Starbucks recognizes that identity is a complex concept and has policies in place to acknowledge the gender spectrum of its employees. Starbucks leveraged its internal employee networks, Pride Alliance and Women’s Impact Network, and, under the guidance of its Inclusion Council, implemented a policy for inclusive language. This policy addressed the use of inclusive pronouns in internal communications as well as an education program for leaders to highlight the importance of terms and language. Additionally, Starbucks has provided pins for employees to mark their pronoun preference as a means of ensuring that employees feel included and respected as individuals.

Stantec created Inclusion Moments as way to start a meeting, event, or spark a conversation about building a working environment that is welcoming, safe, and free of judgement. Inclusion Moments are designed to facilitate the discussion of specific topics related to inclusion and intersectionality, such as the relationship between unconscious bias, the role that allyship can play in supporting the advancement of women, and embracing the role of intersectionality in the workplace.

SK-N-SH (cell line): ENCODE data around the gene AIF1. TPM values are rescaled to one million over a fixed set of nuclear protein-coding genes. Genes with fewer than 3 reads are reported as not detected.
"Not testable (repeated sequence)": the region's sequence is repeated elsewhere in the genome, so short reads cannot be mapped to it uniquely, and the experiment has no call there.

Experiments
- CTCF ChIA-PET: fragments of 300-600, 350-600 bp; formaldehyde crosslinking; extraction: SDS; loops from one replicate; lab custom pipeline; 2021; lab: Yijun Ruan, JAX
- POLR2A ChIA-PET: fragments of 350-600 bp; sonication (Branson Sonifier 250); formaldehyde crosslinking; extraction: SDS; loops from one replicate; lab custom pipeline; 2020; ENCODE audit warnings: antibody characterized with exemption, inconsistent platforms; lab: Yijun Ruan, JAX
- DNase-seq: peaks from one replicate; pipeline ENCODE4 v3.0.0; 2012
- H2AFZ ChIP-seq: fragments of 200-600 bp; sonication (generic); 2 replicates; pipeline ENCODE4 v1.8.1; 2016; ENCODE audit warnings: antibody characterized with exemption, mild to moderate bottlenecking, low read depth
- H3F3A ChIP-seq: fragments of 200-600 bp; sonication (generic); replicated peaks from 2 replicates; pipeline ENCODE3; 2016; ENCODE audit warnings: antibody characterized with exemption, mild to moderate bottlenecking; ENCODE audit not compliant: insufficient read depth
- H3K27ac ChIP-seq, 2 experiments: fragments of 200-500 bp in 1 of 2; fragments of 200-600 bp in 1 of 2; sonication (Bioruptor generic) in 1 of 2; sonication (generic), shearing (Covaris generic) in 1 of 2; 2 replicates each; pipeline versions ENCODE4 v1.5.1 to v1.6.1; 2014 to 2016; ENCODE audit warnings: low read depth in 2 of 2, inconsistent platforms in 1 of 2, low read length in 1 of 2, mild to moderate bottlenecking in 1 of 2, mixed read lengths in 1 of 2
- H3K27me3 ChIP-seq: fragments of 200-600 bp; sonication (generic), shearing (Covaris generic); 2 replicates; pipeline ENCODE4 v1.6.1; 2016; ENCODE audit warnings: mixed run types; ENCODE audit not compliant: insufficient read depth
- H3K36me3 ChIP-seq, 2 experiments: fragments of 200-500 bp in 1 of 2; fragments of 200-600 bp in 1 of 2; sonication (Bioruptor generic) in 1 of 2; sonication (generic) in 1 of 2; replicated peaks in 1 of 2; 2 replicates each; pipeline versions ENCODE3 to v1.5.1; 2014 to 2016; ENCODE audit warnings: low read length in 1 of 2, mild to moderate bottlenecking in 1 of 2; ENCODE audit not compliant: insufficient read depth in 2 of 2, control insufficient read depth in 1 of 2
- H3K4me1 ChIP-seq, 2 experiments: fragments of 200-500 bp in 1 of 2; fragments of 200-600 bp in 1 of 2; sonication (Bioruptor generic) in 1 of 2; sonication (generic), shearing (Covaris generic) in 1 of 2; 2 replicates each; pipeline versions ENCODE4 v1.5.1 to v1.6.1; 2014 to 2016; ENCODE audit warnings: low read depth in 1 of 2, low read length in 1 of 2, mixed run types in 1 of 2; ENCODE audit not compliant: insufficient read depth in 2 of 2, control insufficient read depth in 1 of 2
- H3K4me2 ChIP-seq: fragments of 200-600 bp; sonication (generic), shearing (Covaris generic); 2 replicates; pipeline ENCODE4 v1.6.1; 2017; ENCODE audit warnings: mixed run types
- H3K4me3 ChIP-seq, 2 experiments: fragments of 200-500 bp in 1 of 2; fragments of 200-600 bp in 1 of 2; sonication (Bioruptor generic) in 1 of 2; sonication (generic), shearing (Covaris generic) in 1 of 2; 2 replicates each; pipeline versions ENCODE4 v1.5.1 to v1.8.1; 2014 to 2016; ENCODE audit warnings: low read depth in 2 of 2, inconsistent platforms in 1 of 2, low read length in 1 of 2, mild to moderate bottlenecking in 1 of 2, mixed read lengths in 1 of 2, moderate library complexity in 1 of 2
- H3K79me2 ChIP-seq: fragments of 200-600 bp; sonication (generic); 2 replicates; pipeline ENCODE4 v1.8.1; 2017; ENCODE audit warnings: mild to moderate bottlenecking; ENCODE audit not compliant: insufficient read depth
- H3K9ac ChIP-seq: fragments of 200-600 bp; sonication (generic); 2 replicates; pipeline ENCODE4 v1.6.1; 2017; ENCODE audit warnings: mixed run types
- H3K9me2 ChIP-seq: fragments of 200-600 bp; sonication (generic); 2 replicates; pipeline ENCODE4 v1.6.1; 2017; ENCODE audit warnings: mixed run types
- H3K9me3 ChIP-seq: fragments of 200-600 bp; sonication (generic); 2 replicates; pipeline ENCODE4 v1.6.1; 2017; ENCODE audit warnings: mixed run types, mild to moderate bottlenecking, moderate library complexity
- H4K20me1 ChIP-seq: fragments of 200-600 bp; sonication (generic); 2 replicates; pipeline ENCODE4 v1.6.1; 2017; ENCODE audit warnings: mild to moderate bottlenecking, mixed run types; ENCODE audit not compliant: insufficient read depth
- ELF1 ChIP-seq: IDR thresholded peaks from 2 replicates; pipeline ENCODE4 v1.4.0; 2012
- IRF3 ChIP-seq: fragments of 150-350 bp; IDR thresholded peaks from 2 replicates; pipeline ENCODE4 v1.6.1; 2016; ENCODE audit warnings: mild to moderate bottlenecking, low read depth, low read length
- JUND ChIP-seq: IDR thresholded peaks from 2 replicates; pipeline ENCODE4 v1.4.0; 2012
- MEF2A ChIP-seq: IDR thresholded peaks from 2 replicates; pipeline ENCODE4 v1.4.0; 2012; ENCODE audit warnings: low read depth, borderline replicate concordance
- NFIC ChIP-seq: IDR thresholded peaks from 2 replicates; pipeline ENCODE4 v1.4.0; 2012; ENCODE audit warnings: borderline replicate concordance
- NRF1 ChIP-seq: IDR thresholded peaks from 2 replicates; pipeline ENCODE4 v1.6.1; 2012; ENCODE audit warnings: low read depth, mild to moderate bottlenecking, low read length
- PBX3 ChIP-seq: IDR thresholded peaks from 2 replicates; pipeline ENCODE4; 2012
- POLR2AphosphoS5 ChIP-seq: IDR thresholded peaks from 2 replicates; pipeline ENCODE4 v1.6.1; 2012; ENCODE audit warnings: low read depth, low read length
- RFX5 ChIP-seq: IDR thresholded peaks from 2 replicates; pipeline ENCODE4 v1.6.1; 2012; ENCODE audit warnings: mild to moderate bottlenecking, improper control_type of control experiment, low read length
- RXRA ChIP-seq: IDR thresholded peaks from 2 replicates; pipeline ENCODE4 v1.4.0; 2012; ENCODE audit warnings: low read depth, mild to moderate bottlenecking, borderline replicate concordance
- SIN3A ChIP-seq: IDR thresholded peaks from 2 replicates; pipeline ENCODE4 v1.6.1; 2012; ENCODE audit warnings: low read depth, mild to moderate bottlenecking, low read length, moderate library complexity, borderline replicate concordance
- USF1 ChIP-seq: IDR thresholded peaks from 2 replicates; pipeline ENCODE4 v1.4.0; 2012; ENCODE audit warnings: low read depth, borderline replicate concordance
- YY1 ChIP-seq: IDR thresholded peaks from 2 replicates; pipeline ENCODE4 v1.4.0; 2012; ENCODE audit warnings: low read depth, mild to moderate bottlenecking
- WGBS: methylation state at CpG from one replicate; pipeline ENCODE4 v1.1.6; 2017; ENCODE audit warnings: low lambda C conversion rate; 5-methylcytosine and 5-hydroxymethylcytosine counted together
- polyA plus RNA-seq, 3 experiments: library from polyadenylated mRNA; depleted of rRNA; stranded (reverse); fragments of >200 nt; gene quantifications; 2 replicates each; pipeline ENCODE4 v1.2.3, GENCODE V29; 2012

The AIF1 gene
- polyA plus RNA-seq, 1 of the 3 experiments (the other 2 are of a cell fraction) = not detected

Recommendations for Intersectionality

  • Assess the intersectionality of social identities that exist within a company, in particular across various levels of leadership. Form an advisory board with broad intersectional representation to oversee issues of identity and inclusion to help identify risks and create mitigation strategies.
  • Do your due diligence. Research and conduct consultations with impacted groups to gather relevant information and create trust among stakeholders, but respect that some employees will not be comfortable speaking out about their experiences.
  • Ensure leaders are aware of the intersectional identities that are present in their workplaces and provide them with training to better understand intersectionality. Build leadership capacity to promote respect and understanding of difference within their teams, and how to build and leverage diverse teams.
  • Embed intersectionality into all human rights considerations, workers’ rights policies, and labour practices throughout the organization, including for current employees of all types, supply chain systems, and outreach initiatives.

Good Practices in the Private Sector

After its first diversity and inclusion survey, EBay launched its Courageous Conversations series to allow employees to talk about issues that matter to them like gender, race, politics, and religion. The initiative was started to build empathy and understanding among diverse employees and give everyone a safe space to bring their authentic selves to work. The discussions facilitate the participation of all employees and avoid the siloing of individuals based on a specific identify factor like race or gender, to ensure everyone is aware of the issues and committed to change.

Assess Your Organization’s Intersectionality

  • Has your organization considered various social identities to design, plan, or implement its gender equality efforts?